Cold in July: Sundance Review
Michael C. Hall gets drawn into a web of violence with Sam Shepard and Don Johnson in Jim Mickle's juicy neo-noir, based on the Joe R. Lansdale novel.
A year after delivering one of the genuine surprises of Sundance 2013 with his compellingly nuanced cannibal family feast We Are What We Are, Jim Mickle returns to breathe vigorous new life into the pulpy neo-noir with Cold in July. Adapted by Mickle and his regular screenwriting partner Nick Damici from the 1989 novel by genre-hopping Texan author Joe R. Lansdale, this grisly thriller follows an untainted everyman driven by an unintentional act of violence down an ever-darkening path. Michael C. Hall’s stunned intensity in that role, flanked by wildly enjoyable character turns from Sam Shepard and Don Johnson, should lure a small but appreciative audience with a taste for unconventional action.
From the title font to the 1980s setting to the ominous underlay of Jeff Grace’s obsessive synth score, Mickle appears to be tipping his hat to John Carpenter, though this paradoxically represents a departure from horror for the director. But like Carpenter at his best, Mickle threads a strain of sly humor through the grim movie that functions as a kind of a wink, helping to sell some of the more improbably twisty plot turns and outré developments.
When his wife, Ann (Vinessa Shaw), is awoken one night by a noise in the house, Richard Dane (Hall) loads a revolver and goes to investigate. Startled by the chime of the living room clock, his finger slips on the trigger, putting a bullet through the unarmed intruder’s skull. Overly obliging police lieutenant Ray Price (Damici) advises him that the dead man, Freddy Russell, was a wanted felon, dismissing the killing as self-defense.
Echoing David Cronenberg’s A History of Violence, folks in the small Texas town where Richard runs a picture-framing store pat him on the back. But he’s unnerved by his actions, and by the news that Freddy’s father, Ben Russell (Shepard), has just been paroled from Huntsville. In no time, the rugged ex-con starts popping up like Max Cady in Cape Fear, dropping unsubtle hints of the vengeance on his mind and making Richard afraid for his young son in particular.
All this gruesomely suspenseful family-in-peril stuff is aces, accelerating when Ben enters the Danes’ house, scares the hell out of them and then vanishes into the stormy night, evading the cops on surveillance duty. Richard breathes again when Ben is apprehended across the border in Mexico. But a series of unexpected discoveries leads him to question what Price has been telling him, eventually learning that he has served as bait in a much larger cover-up scheme.
Any detailed discussion of what happens from here on in would spoil the nasty fun as the action takes some radical turns. Let’s just say, however, that by a series of plot contrivances, murky motivations and unlikely bargains, Richard ends up forging unexpected allegiances. It doesn’t quite hold water that this formerly mild-mannered Joe Citizen would be drawn of his own volition into life-threatening situations that don’t directly concern him. But Hall -- costumed to look more heavyset than usual, and sporting a mullet and mustache -- lends conviction to the notion that Richard’s unwitting role in a death has triggered something unknowable in his psyche.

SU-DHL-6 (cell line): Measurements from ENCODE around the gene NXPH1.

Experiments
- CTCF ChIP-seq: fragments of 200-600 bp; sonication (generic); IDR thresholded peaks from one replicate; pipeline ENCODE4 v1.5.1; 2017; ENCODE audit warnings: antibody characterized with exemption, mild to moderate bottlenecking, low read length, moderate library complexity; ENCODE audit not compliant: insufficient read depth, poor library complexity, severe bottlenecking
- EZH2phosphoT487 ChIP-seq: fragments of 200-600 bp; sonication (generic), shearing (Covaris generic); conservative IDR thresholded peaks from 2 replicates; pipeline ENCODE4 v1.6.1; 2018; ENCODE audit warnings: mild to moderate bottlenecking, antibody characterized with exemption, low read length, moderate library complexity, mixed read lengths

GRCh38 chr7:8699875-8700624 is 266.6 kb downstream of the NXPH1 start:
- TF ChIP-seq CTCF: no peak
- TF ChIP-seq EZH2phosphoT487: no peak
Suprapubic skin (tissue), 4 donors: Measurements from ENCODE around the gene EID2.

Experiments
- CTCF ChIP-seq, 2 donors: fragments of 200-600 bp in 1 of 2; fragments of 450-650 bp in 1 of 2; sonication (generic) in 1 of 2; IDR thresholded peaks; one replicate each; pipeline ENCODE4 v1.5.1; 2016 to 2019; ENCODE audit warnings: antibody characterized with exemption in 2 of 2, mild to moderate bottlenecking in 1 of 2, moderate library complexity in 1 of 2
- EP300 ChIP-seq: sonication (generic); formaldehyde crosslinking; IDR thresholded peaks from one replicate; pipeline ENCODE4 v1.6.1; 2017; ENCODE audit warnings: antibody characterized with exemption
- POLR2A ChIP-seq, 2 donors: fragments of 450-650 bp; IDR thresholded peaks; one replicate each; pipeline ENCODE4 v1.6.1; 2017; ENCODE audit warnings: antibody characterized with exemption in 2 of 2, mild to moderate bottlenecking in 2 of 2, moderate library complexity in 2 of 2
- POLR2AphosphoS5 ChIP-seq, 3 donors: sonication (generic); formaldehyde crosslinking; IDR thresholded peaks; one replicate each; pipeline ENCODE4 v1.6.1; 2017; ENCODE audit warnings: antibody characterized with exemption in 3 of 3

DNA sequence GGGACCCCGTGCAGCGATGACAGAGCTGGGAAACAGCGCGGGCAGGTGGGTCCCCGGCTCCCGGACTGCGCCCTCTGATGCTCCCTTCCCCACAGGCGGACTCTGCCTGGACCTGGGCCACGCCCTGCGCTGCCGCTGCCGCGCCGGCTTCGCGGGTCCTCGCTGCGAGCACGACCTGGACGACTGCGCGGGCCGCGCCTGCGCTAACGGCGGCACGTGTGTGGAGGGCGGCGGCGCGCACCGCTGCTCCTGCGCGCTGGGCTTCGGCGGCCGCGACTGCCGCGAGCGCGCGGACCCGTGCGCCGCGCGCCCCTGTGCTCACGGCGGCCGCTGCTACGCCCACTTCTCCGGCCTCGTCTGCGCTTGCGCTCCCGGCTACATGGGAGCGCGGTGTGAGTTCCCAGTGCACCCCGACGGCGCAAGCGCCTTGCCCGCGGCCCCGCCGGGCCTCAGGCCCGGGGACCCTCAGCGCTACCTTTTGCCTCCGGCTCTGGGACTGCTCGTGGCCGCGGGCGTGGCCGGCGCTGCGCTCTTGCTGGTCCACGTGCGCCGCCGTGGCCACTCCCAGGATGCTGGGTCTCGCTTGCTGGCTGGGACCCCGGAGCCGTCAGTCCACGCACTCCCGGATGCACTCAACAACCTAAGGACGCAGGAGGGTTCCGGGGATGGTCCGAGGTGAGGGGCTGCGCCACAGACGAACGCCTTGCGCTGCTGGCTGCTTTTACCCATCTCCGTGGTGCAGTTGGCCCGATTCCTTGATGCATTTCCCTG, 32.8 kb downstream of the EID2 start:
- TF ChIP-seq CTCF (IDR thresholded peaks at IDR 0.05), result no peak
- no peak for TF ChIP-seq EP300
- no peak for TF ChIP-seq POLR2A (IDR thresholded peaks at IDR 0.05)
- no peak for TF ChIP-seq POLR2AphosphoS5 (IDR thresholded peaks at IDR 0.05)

Midway through the action, Richard makes the acquaintance of Houston private eye Jim Bob Luke, a recurring character in Lansdale’s books. Played to the hilt by Johnson, this sharp-dressed, smooth-talking cowboy/pig farmer served in Korea with Ben. Watching as the two veteran actors’ contrasting personas lazily ricochet off each oother is among the film’s saltiest pleasures. Johnson is as proud and flashy as Jim Bob’s red convertible, while Shepard’s taciturn tough guy reeks of menace and a hardened heart.
The action gradually crescendos off the rails into an orgy of corruption, sleaze and violence that involves the Dixie Mafia, crooked cops, the witness protection program, a snuff-porn ring and an inevitable bloodbath. As overblown as this becomes, Mickle’s bracing sense of style and cinematographer Ryan Samul’s moody visuals keep it gripping until the final bullet is fired.
Shaw is given nothing much to play and comes across almost abrasively as Richard’s petulant wife, showing little concern for any psychological damage he may have suffered. But it’s perhaps fitting that women have no place in a movie that evolves into a glowering study in violent masculinity.
Venue: Sundance Film Festival (Dramatic Competition)
Cast: Michael C. Hall, Sam Shepard, Don Johnson, Vinessa Shaw, Nick Damici, Wyatt Russell, Brogan Hall, Lanny Flaherty
Production companies: BSM Studio, Belladonna Production, in association with Backup Media, Paradise City
Director: Jim Mickle
Screenwriters: Jim Mickle, Nick Damici, based on the novel by Joe R. Lansdale
Producers: Linda Moran, Rene Bastian, Adam Folk, Marie Savare
Executive producers: Jean Baptiste Babin, David Atlan-Jackson, Joel Thibout, Emilie Georges, Nicholas Shumaker, Manuel Chiche, Jack Turner
Director of photography: Ryan Samul
Production designer: Russell Barnes
Music: Jeff Grace
Costume designer: Elisabeth Vastola
Editors: John Paul Horstmann, Jim Mickle
Sales: Memento Films International
No rating, 109 minutes.